The Bitter Tears of Petra von Kant (Fassbinder, 1972)

I know I write about blocking a lot but…this is possibly the best-blocked film I’ve ever seen. One room, six total characters, Fassbinder at the top of his game and getting ready to go on a run of masterpieces. He definitely had his obsessions, but hair lights and American pop music have to be towards the top of that list. Basically any frame with Margit Carstensen (playing fashion designer Petra) or Hanna Schygulla (playing her would-be muse Karin Thimm) has a gleaming rim light.

The film is “dedicated to the one who became Marlene here.” Marlene is played by Irm Hermann. She’s quite subservient to – and in love with – Petra, in a way not so different to, perhaps, Hermann’s real life relationship with Fassbinder (making the last shot of this film all the more interesting).

That dedication takes place over the opening shot. One that begins static on a stairwell, and then pulls back and tracks right:

The shot continues until it lands on Petra in bed:

Space is so important to this film. Fassbinder gets an amazing amount of beautiful coverage in such a small area and this opening camera move really lays out where a lot of things are. It also establishes that mural, and sort of works to push the allegory: the steps, by the end of the film seem so far away. Those cats lapping up milk on the stairs seem like something from another world. The exit that the stairs promise feels impossible.

I recently read an article about Ali: Fear Eats the Soul on Mubi. I liked the article, but about halfway down the author makes the claim, “In fact, you might notice in watching a number of Fassbinder works how very spartan the use of the camera is, often static and with very few pans, zooms or close-ups.”

Sure, Fassbinder likes a good static frame (see the ending of Pioneers in Inglostadt for example), but he moves his camera more than a lot of people. In Petra it’s ridiculously active.

That said, it’s some of the static frames that I want to look at here. There’s so much character movement in Petra that it seems it’d be easy to lose track of simple spatial relations. It’s pretty well-documented how obsessed with pre-blocking Fassbinder was and it shows here.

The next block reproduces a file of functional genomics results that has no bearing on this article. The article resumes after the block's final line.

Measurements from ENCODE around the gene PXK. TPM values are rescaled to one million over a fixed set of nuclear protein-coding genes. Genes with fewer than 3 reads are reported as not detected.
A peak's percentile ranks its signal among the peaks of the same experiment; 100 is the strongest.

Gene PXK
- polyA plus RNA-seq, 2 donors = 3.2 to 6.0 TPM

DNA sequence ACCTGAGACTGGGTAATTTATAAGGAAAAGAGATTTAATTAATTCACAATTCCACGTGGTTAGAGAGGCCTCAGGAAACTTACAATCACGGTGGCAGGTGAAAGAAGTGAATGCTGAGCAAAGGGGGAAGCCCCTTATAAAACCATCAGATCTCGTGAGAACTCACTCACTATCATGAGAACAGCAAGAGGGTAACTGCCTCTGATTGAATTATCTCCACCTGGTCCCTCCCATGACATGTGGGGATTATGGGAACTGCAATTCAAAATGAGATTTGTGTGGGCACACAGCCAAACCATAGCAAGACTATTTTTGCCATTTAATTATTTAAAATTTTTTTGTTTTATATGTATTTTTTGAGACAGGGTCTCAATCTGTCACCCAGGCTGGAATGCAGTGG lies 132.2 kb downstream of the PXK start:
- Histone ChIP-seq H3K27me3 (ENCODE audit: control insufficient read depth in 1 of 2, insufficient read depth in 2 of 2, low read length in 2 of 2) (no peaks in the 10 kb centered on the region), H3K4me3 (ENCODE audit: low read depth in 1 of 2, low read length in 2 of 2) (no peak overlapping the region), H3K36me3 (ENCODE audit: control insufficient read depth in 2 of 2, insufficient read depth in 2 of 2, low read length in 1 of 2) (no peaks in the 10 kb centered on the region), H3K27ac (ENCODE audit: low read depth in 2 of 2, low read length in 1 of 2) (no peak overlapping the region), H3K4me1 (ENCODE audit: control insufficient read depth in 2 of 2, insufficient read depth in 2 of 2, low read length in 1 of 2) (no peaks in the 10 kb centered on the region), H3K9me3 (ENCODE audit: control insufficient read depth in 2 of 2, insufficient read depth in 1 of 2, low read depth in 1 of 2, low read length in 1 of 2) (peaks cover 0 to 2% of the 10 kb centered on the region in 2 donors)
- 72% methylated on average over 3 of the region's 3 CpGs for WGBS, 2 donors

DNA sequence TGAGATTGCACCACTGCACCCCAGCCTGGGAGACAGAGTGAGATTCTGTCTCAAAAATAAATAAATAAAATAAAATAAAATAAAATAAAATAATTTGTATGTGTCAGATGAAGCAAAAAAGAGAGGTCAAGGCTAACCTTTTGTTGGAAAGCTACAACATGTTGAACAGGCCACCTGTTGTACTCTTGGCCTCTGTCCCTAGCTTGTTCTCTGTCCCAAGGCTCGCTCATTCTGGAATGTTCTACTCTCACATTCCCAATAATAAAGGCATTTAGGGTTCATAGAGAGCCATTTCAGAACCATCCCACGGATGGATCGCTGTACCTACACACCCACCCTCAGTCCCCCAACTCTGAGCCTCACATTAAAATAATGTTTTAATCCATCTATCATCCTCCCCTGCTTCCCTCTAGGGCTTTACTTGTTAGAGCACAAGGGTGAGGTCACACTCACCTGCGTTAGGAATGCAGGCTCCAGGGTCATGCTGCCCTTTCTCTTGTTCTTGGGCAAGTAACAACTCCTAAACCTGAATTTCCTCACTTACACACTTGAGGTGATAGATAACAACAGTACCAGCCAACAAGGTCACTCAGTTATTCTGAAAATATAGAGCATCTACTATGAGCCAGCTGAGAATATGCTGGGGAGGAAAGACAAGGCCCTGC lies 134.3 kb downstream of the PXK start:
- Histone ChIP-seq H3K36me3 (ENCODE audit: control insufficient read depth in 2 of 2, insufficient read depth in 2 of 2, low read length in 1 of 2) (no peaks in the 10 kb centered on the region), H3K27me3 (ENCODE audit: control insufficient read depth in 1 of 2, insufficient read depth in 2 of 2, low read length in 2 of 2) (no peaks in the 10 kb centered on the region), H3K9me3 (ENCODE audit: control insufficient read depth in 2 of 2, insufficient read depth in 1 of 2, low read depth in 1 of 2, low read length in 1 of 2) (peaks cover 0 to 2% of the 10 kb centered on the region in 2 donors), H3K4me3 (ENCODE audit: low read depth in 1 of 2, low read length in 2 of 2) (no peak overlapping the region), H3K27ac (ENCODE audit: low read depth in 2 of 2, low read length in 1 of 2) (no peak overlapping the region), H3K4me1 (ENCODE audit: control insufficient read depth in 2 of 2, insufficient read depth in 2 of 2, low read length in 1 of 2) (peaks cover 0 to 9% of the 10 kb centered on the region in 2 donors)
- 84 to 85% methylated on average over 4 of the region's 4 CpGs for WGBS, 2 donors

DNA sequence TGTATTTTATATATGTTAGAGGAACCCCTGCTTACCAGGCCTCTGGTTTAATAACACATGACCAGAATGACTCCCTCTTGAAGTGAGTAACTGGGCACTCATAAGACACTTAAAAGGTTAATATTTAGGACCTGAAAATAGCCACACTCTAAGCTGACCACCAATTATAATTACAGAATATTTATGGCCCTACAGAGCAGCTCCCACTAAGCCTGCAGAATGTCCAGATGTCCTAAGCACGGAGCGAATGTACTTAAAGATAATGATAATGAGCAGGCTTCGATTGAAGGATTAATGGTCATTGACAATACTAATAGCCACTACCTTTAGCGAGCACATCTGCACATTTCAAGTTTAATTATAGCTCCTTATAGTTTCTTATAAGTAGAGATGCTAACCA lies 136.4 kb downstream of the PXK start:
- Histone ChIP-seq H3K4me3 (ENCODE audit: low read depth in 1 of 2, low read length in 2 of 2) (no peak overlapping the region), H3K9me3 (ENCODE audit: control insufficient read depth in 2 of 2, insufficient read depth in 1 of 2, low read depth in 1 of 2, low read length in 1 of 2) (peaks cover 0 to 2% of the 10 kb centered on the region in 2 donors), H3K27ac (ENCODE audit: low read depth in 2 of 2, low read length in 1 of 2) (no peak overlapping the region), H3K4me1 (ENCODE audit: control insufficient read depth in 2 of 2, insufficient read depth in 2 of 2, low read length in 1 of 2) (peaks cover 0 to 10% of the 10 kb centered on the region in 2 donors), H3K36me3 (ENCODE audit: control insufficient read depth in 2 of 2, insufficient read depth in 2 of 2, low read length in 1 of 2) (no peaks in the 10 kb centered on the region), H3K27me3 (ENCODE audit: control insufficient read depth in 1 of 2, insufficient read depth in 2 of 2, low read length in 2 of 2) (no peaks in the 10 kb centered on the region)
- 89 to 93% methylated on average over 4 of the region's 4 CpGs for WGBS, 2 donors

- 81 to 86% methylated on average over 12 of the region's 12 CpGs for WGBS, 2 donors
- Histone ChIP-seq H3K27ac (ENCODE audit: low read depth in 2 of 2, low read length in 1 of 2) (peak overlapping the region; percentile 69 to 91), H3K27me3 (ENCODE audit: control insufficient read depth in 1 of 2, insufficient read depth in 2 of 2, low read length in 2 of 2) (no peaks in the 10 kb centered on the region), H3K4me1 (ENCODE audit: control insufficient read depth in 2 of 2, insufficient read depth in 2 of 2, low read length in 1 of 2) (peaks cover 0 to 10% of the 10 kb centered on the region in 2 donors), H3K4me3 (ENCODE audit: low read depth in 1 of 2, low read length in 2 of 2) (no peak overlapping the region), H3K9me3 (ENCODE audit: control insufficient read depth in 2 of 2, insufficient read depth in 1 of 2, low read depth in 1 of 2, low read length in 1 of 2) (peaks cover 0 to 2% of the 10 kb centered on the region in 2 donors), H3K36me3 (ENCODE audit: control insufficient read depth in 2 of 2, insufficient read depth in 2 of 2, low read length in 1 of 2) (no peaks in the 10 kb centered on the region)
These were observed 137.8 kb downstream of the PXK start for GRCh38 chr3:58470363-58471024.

We see so many divided frames (much of that emphasis is on Marlene, as in the first frame above), and also a really expertise way of moving us around the room. In those frames above Fassbinder establishes Marlene’s back area where her typewriter is; shoots with that beam in the foreground to not only separate Karin and Petra but also to put us in, what has often been to that point, Marlene’s point of view; and shoots flat and romantic.

He also gets a lot of mileage out of some mannequins. They’re quite clearly compared to Marlene (again, often placed in her back “sketching” area):

I particularly like the second shot above. Petra looms in foreground (just before Fassbinder pulls focus to Marlene in the background) while Marlene is surrounded by all sorts of inanimate female representations. It just makes Marlene that much more lifeless.

Then there are other shots, also using those mannequins, that are just so expressive. Petra peeking out, like Benjamin to Mrs. Robinson, while a mannequin seems to spy in the background. Petra and a mannequin mimicking one another, while Marlene faces away, forced into her corner:

There’s also a real effort to make this about Marlene, though so much of the narrative revolves around Karin and Petra. Those first two shots below, showing Marlene by herself, framed deep in the hallway, represent a strategy that’s pretty consistent in here: even when others are having a conversation, find Marlene alone and frame her emphasizing that solitariness.

The last shot above is the last shot of the film. The room is sparser. It feels more like a stage than at any other time. Marlene takes center stage in a switch of the power dynamics that is at once empowering and depressing.




About dcpfilm

Shooting, teaching, writing and watching the Phillies.
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One Response to The Bitter Tears of Petra von Kant (Fassbinder, 1972)

  1. Pingback: The Best Films of 2017 | dcpfilm

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